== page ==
Not Being Paid for Accrued Vacation

Accrued vacation wages are wages that are paid in lieu of time you didn’t take off for vacation when you were employed. Not all employers offer accrued vacation pay, but many do.

Basically, it means that if you wanted to take your annual vacation, you would get paid for it. If you didn’t take the vacation, this would be held over for you to take later on or be paid out in wages.

If your employment is terminated, you should be entitled to take the accrued vacation wages, as long as this was written into your employment contract.

Unfortunately, some employers take advantage of a terminated worker and may not pay the correct wages owed, including accrued wages.

In 24 U.S. states, including the District of Columbia, you are entitled to challenge your employer if you haven’t been paid accrued vacation wages. There is no guarantee that your employer will honor this unless it is written into the contract.

Steps to take

Before you leave your job, it is worth checking your employment contract carefully to see what you should be owed. In addition to your last fortnight’s wages, you may be entitled to unused sick pay and accrued vacation wages.

Most employers are expected to pay the final paycheck within a month, although the exact final date depends on the state you work in.

Check your final pay check carefully to see whether you have been paid what you expected. If you haven’t been paid accrued vacation wages that you thought you were due, you should first contact the HR department at your place of employment.

In many cases, an employer may not have avoided paying deliberately but has made an accounting error, which they should correct.

If you do not get a satisfactory response, you should double check your employment contract and previous paychecks to make sure you are entitled to accrued vacation time wages.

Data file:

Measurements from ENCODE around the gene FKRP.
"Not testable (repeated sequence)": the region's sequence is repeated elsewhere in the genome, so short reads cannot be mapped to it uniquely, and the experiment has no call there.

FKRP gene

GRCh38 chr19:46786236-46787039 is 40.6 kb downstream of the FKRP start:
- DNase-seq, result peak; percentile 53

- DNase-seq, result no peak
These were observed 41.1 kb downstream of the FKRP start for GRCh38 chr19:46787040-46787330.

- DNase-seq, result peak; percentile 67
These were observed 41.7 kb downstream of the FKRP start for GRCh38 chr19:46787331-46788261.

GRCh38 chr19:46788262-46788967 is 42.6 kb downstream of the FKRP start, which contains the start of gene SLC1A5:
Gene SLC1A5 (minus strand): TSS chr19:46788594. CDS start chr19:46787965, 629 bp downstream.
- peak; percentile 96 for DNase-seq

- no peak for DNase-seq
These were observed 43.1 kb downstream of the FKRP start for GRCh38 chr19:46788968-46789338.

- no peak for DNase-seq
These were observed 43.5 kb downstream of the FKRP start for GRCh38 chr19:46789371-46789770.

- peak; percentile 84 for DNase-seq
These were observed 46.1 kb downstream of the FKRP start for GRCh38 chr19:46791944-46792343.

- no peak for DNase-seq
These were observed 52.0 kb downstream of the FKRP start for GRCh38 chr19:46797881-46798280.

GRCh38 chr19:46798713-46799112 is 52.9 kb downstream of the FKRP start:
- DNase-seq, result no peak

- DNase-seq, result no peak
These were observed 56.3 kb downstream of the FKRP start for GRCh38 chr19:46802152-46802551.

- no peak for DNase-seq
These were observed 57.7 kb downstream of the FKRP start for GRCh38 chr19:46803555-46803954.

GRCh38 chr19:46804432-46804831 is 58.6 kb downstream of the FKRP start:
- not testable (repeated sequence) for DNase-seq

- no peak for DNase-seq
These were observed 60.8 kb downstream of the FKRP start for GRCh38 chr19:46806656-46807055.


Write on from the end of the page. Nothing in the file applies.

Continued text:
If you work in any of these states, you have the right to take legal action against your employer for refusing to pay promised accrued wages:

Alaska, Arizona, California, Colorado, D.C., Illinois, Indiana, Kentucky, Louisiana, Maine, Maryland, Massachusetts, Minnesota, Nebraska, New Hampshire, New York, North Carolina, North Dakota, Ohio, Oklahoma, Pennsylvania, Rhode Island (after one year of employment), Tennessee, West Virginia, Wyoming.

Evidence You Need

The most important evidence you will need is an extract from your employment contract or equivalent that sets out company policy on vacation pay. As long as you can find the relevant clause which states that accrued vacation time will be paid on termination, you have good grounds for legal action.

The next step will be to make sure your calculations of vacation days you didn’t take are correct. You will need to go back over your period of employment and make a note of all vacation time you did take.

Then you need evidence to show what vacation days you were given during the time you were employed. This should show by deduction what vacation days you didn’t take and were therefore accrued.

You will need past paychecks to show when you were at work and what you were paid while at work to calculate accrued vacation time wages that you are still owed.

Talk to an Employment Law Attorney

You are strongly advised to talk to an employment law attorney about your unpaid accrued vacation wages before initiating legal action against your former employer.

The attorney will know whether the labor laws in the state you work in allow you to challenge your employer or whether this is dependent solely on the clause in your employment contract guaranteeing accrued vacation time being paid out at termination of employment. The attorney will then advise you on your legal options.

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